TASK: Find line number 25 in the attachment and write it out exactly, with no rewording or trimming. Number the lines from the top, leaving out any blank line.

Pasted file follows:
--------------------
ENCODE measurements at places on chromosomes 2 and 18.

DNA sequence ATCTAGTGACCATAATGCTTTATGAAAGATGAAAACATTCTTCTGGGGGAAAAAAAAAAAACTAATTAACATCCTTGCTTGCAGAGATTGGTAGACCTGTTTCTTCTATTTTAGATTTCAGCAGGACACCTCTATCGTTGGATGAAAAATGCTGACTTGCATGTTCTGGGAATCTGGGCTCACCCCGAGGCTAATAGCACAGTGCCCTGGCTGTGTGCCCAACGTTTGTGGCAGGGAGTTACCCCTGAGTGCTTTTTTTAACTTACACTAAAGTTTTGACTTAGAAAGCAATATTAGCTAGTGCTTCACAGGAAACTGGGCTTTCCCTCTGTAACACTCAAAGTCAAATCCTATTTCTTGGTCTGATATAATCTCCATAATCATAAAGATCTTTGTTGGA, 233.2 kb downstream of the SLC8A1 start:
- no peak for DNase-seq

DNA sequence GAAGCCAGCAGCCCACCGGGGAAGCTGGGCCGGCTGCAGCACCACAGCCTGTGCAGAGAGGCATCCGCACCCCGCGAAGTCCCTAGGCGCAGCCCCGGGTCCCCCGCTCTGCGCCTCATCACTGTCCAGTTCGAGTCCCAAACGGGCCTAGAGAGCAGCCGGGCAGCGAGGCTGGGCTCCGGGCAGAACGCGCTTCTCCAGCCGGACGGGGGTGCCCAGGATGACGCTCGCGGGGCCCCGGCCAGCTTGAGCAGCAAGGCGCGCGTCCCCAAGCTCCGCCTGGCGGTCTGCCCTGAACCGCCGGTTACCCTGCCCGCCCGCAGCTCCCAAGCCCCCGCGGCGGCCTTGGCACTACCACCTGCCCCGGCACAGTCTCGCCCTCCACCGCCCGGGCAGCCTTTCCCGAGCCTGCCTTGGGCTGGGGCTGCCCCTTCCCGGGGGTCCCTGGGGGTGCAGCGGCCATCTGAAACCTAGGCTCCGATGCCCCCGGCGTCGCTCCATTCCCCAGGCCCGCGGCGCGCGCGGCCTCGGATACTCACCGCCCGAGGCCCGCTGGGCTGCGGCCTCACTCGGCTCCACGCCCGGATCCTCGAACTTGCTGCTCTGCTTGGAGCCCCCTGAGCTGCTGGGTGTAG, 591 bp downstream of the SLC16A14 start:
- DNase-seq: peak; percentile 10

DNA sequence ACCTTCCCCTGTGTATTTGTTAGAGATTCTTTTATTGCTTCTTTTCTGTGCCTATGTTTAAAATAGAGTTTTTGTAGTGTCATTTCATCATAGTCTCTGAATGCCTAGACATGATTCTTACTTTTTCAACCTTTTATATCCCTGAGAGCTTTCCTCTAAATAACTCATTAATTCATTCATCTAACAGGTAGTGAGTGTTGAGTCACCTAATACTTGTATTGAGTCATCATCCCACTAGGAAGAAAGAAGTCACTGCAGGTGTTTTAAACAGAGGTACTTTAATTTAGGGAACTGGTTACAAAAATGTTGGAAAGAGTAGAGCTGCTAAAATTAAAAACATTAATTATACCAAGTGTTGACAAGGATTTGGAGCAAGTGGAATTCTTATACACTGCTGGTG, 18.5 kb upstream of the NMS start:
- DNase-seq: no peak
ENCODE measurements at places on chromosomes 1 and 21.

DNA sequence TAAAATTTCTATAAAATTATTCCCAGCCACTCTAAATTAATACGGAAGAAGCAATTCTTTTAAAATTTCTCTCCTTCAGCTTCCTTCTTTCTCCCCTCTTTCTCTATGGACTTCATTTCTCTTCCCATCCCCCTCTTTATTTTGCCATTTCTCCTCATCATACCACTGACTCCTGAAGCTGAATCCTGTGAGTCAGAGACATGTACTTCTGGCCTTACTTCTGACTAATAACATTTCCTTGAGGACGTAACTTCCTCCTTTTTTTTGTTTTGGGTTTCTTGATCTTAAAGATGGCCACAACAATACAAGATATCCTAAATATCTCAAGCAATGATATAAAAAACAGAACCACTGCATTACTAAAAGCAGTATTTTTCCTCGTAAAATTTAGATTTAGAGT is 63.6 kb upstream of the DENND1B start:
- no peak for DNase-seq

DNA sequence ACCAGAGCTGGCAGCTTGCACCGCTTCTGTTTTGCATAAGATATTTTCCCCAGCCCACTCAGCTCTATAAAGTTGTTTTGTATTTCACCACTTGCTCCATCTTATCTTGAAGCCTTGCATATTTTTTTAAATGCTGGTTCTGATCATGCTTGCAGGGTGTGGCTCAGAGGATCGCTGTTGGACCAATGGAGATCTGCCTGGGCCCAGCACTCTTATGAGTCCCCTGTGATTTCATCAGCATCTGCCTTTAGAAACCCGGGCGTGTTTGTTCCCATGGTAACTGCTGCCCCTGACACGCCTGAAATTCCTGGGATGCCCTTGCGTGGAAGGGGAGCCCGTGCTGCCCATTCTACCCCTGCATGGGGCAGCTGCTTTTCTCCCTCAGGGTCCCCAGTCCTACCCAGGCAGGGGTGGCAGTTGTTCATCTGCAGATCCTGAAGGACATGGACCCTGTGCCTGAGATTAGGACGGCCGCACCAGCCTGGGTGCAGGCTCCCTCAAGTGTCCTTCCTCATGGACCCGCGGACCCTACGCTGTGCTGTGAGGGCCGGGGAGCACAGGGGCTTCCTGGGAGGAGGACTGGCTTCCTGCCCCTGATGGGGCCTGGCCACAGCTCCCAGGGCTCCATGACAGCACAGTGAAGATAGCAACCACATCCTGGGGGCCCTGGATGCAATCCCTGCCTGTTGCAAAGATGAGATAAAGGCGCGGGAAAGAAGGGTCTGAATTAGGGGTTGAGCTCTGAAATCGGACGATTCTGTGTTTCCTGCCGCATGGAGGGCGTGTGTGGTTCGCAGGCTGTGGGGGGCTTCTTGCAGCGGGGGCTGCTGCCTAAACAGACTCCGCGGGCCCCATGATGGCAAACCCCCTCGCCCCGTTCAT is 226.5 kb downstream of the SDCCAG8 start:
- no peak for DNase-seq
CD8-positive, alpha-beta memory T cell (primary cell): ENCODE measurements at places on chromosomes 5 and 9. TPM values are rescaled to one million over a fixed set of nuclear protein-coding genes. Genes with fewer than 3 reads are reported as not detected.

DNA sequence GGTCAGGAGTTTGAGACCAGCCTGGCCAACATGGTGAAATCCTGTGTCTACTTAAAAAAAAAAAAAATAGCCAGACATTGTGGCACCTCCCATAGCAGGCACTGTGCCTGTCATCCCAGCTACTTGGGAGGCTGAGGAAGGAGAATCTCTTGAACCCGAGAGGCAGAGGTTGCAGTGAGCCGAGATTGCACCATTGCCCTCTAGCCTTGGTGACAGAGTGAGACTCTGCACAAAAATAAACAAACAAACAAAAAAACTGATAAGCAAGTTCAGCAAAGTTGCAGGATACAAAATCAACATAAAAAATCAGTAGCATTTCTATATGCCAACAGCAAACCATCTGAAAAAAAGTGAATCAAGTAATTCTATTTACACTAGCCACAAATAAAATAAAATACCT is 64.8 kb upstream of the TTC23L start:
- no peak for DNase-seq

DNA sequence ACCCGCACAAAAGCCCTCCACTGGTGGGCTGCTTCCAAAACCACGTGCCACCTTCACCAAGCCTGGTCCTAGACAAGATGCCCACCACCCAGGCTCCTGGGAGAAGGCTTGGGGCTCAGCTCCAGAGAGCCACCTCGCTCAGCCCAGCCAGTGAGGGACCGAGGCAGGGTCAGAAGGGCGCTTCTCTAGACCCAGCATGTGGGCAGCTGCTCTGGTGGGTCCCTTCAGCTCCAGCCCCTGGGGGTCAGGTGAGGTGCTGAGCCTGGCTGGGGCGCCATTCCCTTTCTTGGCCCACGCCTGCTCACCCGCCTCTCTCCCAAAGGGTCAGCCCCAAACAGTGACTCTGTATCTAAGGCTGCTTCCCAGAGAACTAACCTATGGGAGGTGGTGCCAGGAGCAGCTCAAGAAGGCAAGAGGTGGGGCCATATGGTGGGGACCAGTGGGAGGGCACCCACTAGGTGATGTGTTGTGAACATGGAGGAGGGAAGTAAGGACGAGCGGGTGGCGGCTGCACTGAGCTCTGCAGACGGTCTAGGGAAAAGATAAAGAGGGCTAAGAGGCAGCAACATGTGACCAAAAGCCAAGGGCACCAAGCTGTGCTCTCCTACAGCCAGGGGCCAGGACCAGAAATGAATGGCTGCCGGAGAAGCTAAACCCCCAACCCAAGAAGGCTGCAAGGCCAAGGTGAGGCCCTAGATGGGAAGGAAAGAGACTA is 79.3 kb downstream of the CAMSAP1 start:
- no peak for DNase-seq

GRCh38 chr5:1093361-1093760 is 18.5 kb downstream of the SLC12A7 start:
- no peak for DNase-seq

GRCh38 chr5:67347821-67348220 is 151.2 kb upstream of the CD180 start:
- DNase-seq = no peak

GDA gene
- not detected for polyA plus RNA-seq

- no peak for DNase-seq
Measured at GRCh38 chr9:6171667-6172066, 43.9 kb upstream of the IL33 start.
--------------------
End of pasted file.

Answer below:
Measured at GRCh38 chr9:6171667-6172066, 43.9 kb upstream of the IL33 start.